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Her Elemental Dragons: Stroke the Flame: Chapter 37

KIRA

I glanced behind us for the hundredth time, hoping to see Reven’s dark profile or his black horse, but he was never there.

“He’s not coming back,” Auric said. “I’m sorry, Kira.”

With a sigh, I tightened my arms around Auric and rested my head on his shoulder. “Maybe, but it’s hard to accept he’s truly gone.”

He guided the horse around a large boulder. “I know. But now you can find someone who really wants to be here.”

I tried to think of it that way, but I couldn’t shake the feeling that Reven’s departure had left a huge hole in my heart. I’d thought we’d begun to develop something real, but clearly, I was wrong. Even though he’d kept his distance from me, I’d still felt the same connection with him that I did the other men. At first, we could pretend it was simply the magic drawing us together, but not anymore. The fact that Reven could leave proved there was no magic forcing him or the other men to stay with me.

As we approached Valefire, the volcano where the Fire Temple was located, the landscape became stark and ominous. The dense shrubs and scraggly trees began to thin out and the land became black from lava that had once spilled. Steam and boiling water kept bursting from holes in the ground, and we had to go around numerous deep craters the closer we got to the slope of the volcano.

I’d expected Valefire to look like a tall mountain, but instead it was more of a mound with a flat top, where a large plume of white smoke billowed into the bright blue sky. The ocean could be spotted behind it, along with more thick smoke.

Jasin stopped his horse suddenly, staring at the sky. “The volcano…it’s erupting.”

“That can’t be right,” Auric said. “The volcano is supposed to be dormant.”

“It was. People used to walk right up to the crater and drop offerings in for the Fire God.”

“Are we in any danger?” I asked.

“I doubt the Fire God would try to stop us now,” Slade said.

Auric peered at the volcano. “We should be safe, since it doesn’t appear to be too violent of an eruption.”

“Where is the Temple?” I asked.

“It’s at the top,” Jasin said, his face grim.

I nodded. “Then we keep going.”

The terrain became even rougher as we reached the base of the volcano. There was nothing living in sight, not even a weed. The blackened ground had strange rope-like patterns in it, which I realized were from a previous eruption where the flow of lava had hardened and solidified. The volcano rose high above us, under its swirling cloud of white smoke.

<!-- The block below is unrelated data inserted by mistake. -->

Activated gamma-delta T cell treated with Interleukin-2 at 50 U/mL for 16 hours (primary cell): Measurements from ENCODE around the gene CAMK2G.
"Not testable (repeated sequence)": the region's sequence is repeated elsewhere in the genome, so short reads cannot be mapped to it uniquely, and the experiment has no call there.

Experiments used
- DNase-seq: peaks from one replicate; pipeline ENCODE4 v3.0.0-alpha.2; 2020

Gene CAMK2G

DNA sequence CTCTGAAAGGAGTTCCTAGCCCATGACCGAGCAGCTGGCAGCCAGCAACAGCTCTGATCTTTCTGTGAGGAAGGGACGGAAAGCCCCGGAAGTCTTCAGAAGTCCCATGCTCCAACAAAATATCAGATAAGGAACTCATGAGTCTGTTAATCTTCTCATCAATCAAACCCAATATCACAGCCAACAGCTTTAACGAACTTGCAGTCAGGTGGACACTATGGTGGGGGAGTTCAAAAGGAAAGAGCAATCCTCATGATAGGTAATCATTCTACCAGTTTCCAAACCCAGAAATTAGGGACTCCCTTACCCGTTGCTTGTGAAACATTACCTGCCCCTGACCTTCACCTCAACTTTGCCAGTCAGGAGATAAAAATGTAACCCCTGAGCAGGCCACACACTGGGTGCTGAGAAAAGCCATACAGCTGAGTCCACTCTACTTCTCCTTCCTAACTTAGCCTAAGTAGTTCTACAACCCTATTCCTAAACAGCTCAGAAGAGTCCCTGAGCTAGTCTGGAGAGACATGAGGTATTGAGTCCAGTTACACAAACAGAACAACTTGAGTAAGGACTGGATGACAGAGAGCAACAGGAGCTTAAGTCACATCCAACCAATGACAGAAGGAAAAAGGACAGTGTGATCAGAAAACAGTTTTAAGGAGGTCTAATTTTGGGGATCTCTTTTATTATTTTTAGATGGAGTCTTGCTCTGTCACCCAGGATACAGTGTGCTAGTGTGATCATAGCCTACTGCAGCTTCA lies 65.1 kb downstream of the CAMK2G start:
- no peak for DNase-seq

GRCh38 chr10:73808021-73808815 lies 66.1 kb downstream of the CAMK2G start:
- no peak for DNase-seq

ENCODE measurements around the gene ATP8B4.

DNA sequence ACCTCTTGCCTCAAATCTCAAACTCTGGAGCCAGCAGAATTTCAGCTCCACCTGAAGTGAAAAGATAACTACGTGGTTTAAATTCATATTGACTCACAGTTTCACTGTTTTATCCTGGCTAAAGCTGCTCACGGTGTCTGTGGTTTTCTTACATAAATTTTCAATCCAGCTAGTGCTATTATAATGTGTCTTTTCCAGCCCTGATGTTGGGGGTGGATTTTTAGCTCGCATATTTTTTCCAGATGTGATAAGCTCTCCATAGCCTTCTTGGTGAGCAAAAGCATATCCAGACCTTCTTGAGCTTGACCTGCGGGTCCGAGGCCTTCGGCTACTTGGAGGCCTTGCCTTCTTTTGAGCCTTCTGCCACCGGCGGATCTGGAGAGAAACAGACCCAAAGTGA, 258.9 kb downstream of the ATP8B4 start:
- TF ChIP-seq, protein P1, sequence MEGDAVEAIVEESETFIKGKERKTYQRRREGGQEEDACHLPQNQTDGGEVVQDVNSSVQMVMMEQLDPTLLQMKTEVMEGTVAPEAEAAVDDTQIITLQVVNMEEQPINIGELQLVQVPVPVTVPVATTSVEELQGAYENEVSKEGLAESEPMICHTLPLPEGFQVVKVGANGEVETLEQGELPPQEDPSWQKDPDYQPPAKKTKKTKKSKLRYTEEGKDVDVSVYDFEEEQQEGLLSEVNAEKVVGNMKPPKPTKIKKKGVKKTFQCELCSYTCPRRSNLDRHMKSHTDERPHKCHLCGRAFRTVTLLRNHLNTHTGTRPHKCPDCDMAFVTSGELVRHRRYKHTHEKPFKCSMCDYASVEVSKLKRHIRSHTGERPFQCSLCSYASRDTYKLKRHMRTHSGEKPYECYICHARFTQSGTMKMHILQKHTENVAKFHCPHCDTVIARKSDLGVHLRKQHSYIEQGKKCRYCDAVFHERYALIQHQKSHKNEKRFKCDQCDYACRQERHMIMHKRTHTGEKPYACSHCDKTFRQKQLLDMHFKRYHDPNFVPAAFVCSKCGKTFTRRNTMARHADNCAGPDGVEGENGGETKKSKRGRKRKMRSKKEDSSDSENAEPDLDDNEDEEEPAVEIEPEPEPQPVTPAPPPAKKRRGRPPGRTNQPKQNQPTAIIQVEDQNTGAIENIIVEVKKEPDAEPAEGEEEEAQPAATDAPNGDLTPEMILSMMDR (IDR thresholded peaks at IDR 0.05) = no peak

With great reluctance, we left our horses behind and took only what we needed for the climb. The slope up was full of black volcanic formations, mounds, and ridges, and we stumbled up it. More steam shot out in various places from vents in the earth, and the air grew heavy with heat and a smell like rotten eggs. I coughed and covered my mouth and nose with a cloth, while my eyes began to burn and sweat dripped down my forehead.

The climb was brutal, and at times I thought I might give up, but I kept going with encouragement from my three mates. We stopped for short water breaks and nothing more, even when our muscles began to ache and the sun slowly set behind us. Only a few more steps, I told myself over and over, until we finally reached the summit.

The ground was flat and smooth, before dropping suddenly into a crater in the center. An eerie orange glow rose up from the crater, illuminating an impressive building made of black glassy stone with tall, pointed towers.

A beautiful woman I guessed to be in her forties stood in front, wearing a red silk robe with black trim. She had pale blond hair and bowed low when we approached. “Greetings, ascendants.”

I glanced at the others warily. “Were you expecting us?”

“Yes. Ever since Valefire erupted a little over a month ago, we knew the Fire God was stirring and new Dragons were rising.” She swept her gaze across the men. “Which one of you has been chosen by the Fire God?”

“I was,” Jasin said, stepping forward.

“Show me his gift.”

Jasin spread his palm and summoned a ball of fire in the middle of it. The woman smiled and watched the flames flicker, then produced a matching one in her hand, making us gasp.

“How…?” he asked.

“My name is Calla, and I am the High Priestess of the Fire God.” She closed her hand and the flame vanished. “Like you, I’ve been gifted a touch of his power in order to serve him.”

“Does that mean you’re a Dragon also?” Auric asked.

“No, that is your destiny and not mine.” She frowned as she glanced between us again. “I expected four men, though.”

My throat clenched up at the reminder. “One of them didn’t want to be here.”

“No matter. You only need the Crimson Dragon’s ascendant today.” She gestured toward the tall door of the temple, her long sleeves flowing around her. “Please come inside.”